It is the primary reason that Pacquiao vs. Marquez 4 is not the headline fight many want to make it out to be. As I wrote here, it is probably the rivalry of the decade, and perhaps our generation in boxing, if not sport altogether.
But the reasons the cupboard is relatively bare in terms of excitement for this fight is that we've seen that, done that. Sure the fights have been exciting, passionate knock-out, drag 'em type exhibitions. And they've been littered with controversy in regards to the final decisions of the judges.
But that's just it, none of the fights have ended without such controversy. And for what purpose? These were not true prize fights. Juan Manuel Marquez has a title belt to his credit at the moment but it was not won at the hands of his "great rival."
And though he is undefeated against Marquez, Manny Pacquiao does not currently hold a title of his own. There is something disturbingly wrong with that picture, that two of boxing's greatest fighters can go against one another three times and not once was a championship the result of such a bout.
If nothing else is the issue (and I believe there to be even greater issues at hand), the lack of meaning in this rivalry makes it one of the more blase rivalries in sport today—at least now. The first couple times, it was OK because of the luster of two such great names squaring off against one another.
Now it's just another fight. Though the names are great, the intrigue has passed its peak. At some point fans want substance, especially if they're paying $70 for a night of watching guys wail on each other.
But, truthfully, that's only half the equation. The other half is an ass staring us right in the face. It's Captain Obvious saying Captain Obvious things. It's the great white elephant in the room.
Everyone and their grandmother knows Manny Pacquiao vs. Floyd Mayweather would draw the sort of excitement boxing hasn't created since the '90s. Sure there have been some great fights, but none have captured the imagination the way a Pacquiao-Mayweather tilt would.
Imagine the awe of seeing the 5’8”, 146 lb. former phenom, Floyd Mayweather, take on the 5’7”, 144 lb. superstar Manny Pacquiao. They are perfect matches for one another based on their body sizes.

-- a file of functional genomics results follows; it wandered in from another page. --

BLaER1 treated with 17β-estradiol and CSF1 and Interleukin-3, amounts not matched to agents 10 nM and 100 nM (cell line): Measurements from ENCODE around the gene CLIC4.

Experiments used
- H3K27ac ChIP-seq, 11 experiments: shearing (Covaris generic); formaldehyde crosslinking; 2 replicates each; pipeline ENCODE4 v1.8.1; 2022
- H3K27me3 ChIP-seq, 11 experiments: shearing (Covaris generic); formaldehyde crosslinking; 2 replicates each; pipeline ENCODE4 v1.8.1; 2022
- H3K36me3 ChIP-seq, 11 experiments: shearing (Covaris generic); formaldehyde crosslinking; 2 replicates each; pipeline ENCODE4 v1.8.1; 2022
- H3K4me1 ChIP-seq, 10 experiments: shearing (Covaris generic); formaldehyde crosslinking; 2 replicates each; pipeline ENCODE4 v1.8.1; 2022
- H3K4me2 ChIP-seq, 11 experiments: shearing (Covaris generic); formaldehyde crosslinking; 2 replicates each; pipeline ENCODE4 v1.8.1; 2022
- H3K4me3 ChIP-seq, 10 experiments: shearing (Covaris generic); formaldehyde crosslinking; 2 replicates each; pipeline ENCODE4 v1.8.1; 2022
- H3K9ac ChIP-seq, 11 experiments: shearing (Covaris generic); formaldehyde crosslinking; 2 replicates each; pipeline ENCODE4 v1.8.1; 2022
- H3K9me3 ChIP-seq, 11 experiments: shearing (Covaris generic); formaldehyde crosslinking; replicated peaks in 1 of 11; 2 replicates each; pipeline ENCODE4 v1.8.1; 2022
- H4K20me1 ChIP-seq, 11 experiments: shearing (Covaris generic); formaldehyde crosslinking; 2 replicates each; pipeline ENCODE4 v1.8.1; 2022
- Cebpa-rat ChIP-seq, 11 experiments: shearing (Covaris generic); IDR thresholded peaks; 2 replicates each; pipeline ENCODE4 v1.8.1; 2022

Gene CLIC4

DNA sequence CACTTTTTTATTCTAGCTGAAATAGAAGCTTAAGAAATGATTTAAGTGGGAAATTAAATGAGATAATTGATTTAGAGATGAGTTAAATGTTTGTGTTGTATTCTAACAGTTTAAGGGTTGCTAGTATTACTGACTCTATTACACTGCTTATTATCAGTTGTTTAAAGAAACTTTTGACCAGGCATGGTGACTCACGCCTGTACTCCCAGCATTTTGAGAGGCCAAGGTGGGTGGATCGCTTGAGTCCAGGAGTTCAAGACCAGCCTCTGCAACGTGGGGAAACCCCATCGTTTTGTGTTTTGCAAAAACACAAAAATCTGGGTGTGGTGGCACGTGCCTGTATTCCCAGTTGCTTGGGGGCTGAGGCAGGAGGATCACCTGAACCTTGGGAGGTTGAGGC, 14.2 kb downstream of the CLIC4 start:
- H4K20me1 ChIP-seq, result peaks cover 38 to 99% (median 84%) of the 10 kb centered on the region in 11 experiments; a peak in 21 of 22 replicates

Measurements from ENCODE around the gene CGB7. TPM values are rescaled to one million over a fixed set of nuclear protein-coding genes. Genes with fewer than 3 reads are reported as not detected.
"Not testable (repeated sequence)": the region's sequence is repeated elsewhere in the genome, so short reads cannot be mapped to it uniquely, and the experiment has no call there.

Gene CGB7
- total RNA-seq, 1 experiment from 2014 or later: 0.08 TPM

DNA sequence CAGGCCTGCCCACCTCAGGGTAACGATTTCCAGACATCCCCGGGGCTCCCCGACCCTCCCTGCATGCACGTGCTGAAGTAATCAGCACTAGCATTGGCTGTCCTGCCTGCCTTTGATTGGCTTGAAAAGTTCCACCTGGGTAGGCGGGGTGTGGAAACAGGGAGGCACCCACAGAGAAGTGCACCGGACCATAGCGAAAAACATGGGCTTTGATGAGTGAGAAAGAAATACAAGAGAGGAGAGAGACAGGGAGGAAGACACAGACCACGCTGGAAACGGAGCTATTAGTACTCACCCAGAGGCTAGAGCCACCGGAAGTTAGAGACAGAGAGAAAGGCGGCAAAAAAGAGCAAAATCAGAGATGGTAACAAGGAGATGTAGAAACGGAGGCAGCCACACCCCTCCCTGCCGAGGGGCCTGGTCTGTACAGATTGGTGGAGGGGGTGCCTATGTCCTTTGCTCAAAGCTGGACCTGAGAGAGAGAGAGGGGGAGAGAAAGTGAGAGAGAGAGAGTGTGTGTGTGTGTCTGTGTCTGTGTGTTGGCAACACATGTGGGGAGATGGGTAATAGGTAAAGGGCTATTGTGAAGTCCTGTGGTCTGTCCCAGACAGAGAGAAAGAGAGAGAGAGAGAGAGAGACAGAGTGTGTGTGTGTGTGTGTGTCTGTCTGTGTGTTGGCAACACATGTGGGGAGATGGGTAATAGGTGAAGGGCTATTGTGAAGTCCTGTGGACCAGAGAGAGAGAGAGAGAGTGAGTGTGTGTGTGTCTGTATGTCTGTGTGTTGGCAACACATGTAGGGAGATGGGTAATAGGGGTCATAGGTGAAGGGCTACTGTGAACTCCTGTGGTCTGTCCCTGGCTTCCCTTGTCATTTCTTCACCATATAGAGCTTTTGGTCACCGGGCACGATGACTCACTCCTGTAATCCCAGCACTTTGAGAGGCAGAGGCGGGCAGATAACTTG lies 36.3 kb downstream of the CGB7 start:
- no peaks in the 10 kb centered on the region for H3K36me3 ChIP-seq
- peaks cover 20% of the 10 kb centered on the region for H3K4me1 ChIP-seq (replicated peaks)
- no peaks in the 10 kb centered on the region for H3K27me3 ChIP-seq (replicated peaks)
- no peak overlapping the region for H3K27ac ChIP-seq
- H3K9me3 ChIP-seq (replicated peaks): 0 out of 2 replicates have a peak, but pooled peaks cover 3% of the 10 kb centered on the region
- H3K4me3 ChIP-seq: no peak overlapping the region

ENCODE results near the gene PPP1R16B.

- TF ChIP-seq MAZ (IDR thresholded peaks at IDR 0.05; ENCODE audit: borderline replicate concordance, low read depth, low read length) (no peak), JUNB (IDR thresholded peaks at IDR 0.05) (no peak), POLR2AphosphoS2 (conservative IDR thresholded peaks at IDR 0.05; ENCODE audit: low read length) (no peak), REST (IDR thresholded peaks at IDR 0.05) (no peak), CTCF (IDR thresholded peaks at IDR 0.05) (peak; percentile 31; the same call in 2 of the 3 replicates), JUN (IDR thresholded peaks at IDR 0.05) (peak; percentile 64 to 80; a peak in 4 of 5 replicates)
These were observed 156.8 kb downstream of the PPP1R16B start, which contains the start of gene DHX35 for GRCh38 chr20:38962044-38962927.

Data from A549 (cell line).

And the two are so close in age—Pacquiao is currently 33, while Mayweather is slightly older at 35. It’s as if God could not have given the boxing world a more perfect matchup. The two are equal in height and weight, age (important from an experience and energy level) and the most important factor—they’re both great boxers.
It is a match made in heaven. But it has yet come to earth.
Pacquiao was even willing to admit that he wants to fight Mayweather. So now literally everyone, their grandmother and Manny Pacquiao are on board for a Pacquiao-Mayweather matchup, except apparently Mayweather.
But Wednesday, Mayweather’s adviser, Leonard Ellerbe, told espn.com that Mayweather is planning to get back in the ring in 2013, and wants to fight twice in the next calendar year.
What are the chances a Pacquiao-Mayweather fight is commenced?
Indications are strong that the match could finally take place. But no one is willing to commit to such a thing just yet. In the meantime, speculation will take place about Mayweather’s next opponent.
But there are more reasons this fight should take place.
The two have interests beyond boxing and each has been criticized for some of their handlings outside of the ring. There is a commonality among these two men, despite the difference in ethnicities and background. The similarities should make them a natural fit.
The motivation for Pacquiao would be obvious: He could finally compete for a championship belt. Mayweather holds two presently—one a junior middleweight world title, the other being a welterweight crown.
The two would likely battle for the junior middleweight crown, should they meet. Pacquiao has already made the concessions stipulated by Mayweather in the past: his being subject to a urine test and 45 percent of the total cash prize.
The only thing left is to finalize details. But that has proven to be much easier said than done in the past.
It’s too bad, frankly. Boxing has reached the lowest of lows in terms of popularity. Pacquiao-Marquez 4 has already done much to show that people simply don’t care for boxing the way they have in the past.
Nothing would be better for the sport than two of its best—Pacquiao with just four career losses—and Mayweather to remain undefeated over the course of his professional career. The two are each ranked second in the world boxing rankings.
The winner of the fight would likely to take secure hold of the top spot. And Pacquiao, who is involved in the political structure of his native Philippines country, could ride off into the sunset having finished his career more perfectly than it began.
He could even potentially go down as one of the greatest fighters of all time, should he win Saturday and then defeat Mayweather. He could retire and have no regrets whatsoever.
And ultimately, that’s the stuff boxing was made of—legendary fighters battling for supremacy. Today, giants are too careful. They are not the bullies they used to be. They’d rather schedule pattycakes in their nonconference schedules (college football specifically) than take on the best and beat the best.
That’s never how boxing was meant to be. It was meant to take the best of the best and have an all-out battle royale. It’s meant to display through a kind of looking glass the best the sport has to offer. With all the title belts won and held by these two men over the course of their careers, what better way for one of them to end than by battling it out for such supremacy?
As the requisite narrative encompasses, only time will tell. Hopefully Father Time is one the side of boxing fans. We all know this matchup is what is needed to save the sport.
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